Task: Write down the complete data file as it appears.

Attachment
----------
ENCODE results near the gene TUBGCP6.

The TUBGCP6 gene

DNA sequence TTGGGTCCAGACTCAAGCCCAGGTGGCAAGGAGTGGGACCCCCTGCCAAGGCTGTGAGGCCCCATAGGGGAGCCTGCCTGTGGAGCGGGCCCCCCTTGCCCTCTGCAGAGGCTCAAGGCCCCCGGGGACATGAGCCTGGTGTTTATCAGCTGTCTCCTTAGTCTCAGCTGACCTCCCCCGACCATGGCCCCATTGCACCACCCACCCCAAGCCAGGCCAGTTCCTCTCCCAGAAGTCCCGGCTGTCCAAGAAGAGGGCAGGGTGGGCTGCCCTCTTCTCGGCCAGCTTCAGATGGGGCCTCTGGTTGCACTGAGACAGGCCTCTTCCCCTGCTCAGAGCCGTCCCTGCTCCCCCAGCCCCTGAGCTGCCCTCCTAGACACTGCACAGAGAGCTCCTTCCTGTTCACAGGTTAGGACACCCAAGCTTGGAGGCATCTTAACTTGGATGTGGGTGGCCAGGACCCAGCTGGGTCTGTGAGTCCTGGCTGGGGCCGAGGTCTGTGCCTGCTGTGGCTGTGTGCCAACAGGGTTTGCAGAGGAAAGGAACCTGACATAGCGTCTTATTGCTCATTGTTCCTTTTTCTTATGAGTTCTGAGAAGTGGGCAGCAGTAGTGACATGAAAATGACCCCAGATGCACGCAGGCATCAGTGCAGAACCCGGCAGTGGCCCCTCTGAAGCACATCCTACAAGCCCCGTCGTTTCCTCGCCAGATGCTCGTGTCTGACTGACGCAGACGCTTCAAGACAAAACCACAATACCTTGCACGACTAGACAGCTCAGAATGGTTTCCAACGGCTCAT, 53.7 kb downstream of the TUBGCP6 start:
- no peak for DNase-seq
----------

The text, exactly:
ENCODE results near the gene TUBGCP6.

The TUBGCP6 gene

DNA sequence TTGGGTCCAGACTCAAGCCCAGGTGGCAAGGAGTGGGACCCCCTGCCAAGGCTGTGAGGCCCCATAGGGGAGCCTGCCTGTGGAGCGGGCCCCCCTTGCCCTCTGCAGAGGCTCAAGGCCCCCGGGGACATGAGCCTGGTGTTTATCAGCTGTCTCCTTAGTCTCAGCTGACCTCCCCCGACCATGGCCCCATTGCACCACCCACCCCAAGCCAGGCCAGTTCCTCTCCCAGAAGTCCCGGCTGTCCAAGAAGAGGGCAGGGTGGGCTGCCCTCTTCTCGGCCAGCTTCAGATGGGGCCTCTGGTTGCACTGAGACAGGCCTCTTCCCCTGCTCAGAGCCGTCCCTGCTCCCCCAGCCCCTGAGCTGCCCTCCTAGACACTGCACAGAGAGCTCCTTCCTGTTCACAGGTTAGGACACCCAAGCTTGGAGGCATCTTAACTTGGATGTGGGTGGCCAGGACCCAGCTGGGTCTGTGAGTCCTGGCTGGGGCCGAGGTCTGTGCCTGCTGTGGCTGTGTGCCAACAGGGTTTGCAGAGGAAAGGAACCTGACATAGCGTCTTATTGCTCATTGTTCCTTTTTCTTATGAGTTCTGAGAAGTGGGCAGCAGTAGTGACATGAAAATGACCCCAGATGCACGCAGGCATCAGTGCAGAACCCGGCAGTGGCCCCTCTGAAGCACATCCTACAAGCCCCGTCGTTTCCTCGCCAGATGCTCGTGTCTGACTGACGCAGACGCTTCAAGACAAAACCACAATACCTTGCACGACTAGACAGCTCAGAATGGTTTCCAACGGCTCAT, 53.7 kb downstream of the TUBGCP6 start:
- no peak for DNase-seq